On Friday night, Sheryl Crow, Olivia Rodrigo, and Missy Elliott gave a bang performance in the 2023 Rock and Roll Hall of Fame event. Everyone in the audience enjoyed and gave appreciation to Sheryl Crow and Olivia Rodrigo, and Missy Elliott’s performances. They all did very well. The audience also appreciated the representation of black and female performers. They ended the event with a powerful performance.
In addition to DJ Kool Herc, The Spinners, Chaka Khan, Kate Bush, and Don Cornelius, the man behind “Soul Train,” were admitted into the 50th anniversary celebration of funk, art-rock, R&B, and hip-hop. Willie Nelson represents country music, Rage Against the Machine represented punk, George Michael highlighted pure pop, and Link Wray embodied guitar heroes.
The concert this year had strong black and female artist representation, which coincided with the removal of Rolling Stone co-founder Jann Wenner from the hall’s board of governors. Wenner, who also founded the hall, claimed that white musicians featured in his new book of interviews “didn’t communicate at the level” of black and female musicians. He apologized afterwards.
Wenner’s earlier stance was wrong, as seen by the ability of the incoming entrants. Cheers broke up as Bernie Taupin, Elton John’s songwriting partner, subtly expressed his admiration for being included in the 2023 class among express Black artists and significantly articulate women.
The four and a half-hour production, which is jam-packed with talks and performances, broadcast live on Disney+ for the first time in its 38-year history and it’s now available on request. A condensed three-hour version will premiere in January.
Sheryl Crow’s Powerful Addition:
In addition to Sheryl Crow, Elliott, and Rage Against the Machine, Willie Nelson, The Spinners, Kate Bush, and George Michael—who received more than one million votes—were among the diverse group of performers honored this year.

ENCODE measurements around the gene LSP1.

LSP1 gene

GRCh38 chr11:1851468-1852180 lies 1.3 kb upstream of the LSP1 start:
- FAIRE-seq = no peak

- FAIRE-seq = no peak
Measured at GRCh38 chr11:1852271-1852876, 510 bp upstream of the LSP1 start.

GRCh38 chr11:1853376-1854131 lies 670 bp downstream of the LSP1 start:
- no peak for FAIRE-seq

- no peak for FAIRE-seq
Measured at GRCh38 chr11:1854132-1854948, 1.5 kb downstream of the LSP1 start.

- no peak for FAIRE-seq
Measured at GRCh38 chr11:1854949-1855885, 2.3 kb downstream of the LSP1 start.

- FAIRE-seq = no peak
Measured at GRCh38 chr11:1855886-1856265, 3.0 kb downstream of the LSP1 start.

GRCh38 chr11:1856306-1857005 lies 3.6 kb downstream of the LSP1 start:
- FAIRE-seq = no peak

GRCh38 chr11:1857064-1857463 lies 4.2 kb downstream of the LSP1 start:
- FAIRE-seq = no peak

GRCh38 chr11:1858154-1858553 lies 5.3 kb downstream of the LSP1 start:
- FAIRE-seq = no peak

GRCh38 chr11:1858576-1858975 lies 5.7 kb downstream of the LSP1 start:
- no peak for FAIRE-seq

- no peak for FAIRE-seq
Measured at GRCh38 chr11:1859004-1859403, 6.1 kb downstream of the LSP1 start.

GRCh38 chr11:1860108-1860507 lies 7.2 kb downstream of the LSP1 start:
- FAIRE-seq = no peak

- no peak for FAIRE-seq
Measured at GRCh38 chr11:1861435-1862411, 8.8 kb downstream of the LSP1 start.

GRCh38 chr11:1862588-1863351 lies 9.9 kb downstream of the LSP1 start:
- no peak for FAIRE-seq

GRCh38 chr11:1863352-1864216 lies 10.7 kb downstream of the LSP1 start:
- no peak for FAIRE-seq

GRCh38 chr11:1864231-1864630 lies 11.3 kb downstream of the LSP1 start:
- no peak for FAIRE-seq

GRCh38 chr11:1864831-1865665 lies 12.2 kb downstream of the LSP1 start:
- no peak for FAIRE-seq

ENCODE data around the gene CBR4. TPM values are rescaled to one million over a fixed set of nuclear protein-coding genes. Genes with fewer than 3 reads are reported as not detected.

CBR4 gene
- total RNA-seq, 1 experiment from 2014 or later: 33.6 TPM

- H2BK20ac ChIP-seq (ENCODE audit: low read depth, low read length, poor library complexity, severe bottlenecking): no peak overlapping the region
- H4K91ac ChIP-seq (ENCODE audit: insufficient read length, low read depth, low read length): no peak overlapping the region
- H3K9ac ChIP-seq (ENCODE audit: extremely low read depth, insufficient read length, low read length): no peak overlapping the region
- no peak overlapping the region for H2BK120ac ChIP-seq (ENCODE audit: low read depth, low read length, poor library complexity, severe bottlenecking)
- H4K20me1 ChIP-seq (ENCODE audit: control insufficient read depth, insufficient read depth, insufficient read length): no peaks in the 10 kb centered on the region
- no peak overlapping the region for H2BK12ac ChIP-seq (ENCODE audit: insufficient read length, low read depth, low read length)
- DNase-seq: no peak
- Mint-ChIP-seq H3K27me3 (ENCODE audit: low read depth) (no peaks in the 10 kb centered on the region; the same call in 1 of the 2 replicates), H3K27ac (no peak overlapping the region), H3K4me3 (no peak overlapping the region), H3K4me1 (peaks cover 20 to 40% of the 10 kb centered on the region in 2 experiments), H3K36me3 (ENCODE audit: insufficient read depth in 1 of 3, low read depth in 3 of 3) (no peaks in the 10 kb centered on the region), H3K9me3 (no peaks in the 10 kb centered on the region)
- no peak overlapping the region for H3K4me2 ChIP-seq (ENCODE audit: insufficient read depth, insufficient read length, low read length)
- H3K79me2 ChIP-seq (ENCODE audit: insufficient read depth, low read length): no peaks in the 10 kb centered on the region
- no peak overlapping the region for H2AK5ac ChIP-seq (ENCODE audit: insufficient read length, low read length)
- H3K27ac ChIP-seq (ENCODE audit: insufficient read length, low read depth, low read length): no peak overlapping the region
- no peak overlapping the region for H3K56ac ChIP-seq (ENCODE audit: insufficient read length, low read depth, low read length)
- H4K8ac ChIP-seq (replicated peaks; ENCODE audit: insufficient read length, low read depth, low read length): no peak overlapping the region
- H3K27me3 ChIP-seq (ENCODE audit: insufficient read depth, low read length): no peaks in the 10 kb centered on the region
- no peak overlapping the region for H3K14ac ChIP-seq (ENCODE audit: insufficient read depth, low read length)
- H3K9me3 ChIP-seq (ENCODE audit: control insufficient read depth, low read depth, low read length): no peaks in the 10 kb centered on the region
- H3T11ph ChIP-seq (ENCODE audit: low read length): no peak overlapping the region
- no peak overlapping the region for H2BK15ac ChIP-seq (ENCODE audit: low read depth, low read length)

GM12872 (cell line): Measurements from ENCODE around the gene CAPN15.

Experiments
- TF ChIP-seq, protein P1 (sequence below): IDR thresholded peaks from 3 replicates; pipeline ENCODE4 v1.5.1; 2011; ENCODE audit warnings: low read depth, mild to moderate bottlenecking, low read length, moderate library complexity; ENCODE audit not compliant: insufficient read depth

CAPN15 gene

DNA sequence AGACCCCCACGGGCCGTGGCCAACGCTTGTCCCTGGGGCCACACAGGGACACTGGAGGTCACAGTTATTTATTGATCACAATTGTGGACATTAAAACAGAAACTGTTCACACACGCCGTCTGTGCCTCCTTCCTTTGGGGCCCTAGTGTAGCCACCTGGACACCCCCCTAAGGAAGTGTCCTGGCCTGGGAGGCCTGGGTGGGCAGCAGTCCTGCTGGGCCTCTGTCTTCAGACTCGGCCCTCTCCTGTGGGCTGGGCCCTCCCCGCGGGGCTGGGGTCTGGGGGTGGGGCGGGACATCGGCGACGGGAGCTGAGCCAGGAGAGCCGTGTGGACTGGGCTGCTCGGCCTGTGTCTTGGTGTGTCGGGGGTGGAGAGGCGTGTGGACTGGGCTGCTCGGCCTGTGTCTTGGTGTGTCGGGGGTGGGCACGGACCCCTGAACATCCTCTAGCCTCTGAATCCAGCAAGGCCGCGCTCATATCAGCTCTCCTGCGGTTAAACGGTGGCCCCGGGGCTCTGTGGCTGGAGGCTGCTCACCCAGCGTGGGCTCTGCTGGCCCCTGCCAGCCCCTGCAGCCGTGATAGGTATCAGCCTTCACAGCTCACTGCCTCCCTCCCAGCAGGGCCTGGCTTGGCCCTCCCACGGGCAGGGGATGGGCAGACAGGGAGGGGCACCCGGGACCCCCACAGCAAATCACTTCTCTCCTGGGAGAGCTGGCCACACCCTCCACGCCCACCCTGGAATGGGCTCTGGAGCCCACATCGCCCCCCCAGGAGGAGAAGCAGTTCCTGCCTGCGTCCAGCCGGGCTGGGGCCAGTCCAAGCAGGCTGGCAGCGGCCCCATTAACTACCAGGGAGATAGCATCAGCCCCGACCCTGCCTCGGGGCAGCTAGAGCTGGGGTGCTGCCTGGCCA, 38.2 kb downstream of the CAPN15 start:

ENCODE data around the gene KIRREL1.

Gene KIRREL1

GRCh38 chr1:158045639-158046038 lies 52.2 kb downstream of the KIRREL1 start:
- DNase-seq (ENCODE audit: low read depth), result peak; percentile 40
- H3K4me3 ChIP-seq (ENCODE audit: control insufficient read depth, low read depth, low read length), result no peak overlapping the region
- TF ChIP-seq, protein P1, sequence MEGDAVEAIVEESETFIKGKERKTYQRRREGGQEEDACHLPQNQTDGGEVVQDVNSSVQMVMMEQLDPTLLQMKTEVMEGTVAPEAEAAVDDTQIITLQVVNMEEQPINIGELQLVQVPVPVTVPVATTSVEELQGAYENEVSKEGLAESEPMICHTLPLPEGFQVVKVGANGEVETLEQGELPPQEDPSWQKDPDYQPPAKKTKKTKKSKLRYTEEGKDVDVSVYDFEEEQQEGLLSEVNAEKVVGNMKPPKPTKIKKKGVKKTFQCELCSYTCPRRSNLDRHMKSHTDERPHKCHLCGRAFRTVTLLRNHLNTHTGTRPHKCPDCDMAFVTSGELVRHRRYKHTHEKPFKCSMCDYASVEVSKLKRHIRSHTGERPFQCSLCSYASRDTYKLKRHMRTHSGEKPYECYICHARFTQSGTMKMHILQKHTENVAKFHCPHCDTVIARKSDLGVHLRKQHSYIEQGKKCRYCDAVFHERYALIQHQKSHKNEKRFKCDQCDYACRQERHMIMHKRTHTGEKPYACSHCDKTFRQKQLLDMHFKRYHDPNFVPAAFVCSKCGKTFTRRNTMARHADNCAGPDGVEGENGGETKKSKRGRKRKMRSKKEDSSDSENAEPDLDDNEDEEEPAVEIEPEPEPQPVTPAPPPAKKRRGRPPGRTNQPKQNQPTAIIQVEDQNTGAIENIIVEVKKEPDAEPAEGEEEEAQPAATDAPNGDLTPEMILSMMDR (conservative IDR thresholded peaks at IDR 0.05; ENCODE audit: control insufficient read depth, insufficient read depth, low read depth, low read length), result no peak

The nominees for the Musical Influence Awards included DJ Kool Herc, whom LL Cool J hailed as “one of the founding fathers of hip-hop,” and Link Wray, whose legacy was celebrated with a surprise performance of “Rumble” by famous Led Zeppelin member Jimmy Page.
The Musical Excellence Award was presented to veteran musician/producer/songwriter Al Kooper, Elton John’s lyrical consigliere Bernie Taupin, and Chaka Khan (who shone through a medley containing “I Experience For You” with Normal and “Sweet Thing” with H.E.R.), while the Ahmet Ertegun Award was given to “Soul Train” legend Don Cornelius.
Elliott then made a showing on stage at Brooklyn’s Barclays Center, looking as though he was beaming from space. He performed “Get Ur Freak On,” “The Rain (Supa Dupa Fly),” “Collaborate It,” “Pass That Dutch,” and “Lose Control” while a kinetic light show, smoke machines, and an enormous digital screen were all in full motion.
Call it an homage to generations past. Sheryl Crow began the wedding with the groovy shuffle of “If It Gets You Glad,” her guitar buzzing forcefully accompanying the song. However, the rising star Rodrigo stood next to her, charming and coltish as she mimicked Sheryl Crow’s delivery of the line “then why the hell are you so disappointed?”
But then other Sheryl Crow favorite, Peter Frampton, performed while sitting on stage and scorched a guitar solo throughout the performance. Stevie Nicks, one of Sheryl Crow’s favorites, unexpectedly materialized in shimmering black to duet on a twangy rendition of “Strong Enough.” It’s a Long Road Every Day.
Feeling dapper in a plum suit, Ridgeley reminisced about his and Michael’s tremendous success with Wham! (“the achievement of everything that I’ve desired to”), as well as their persistent friendship and Michael’s wide range of collaborators, which consisted of Paul McCartney, Whitney Houston, Aretha Franklin, and Tony Bennett.
Although there was no all-star finale like in the past, the first female rapper to be admitted into the Rock Hall delivered the most explosive performance of the evening and a fitting conclusion.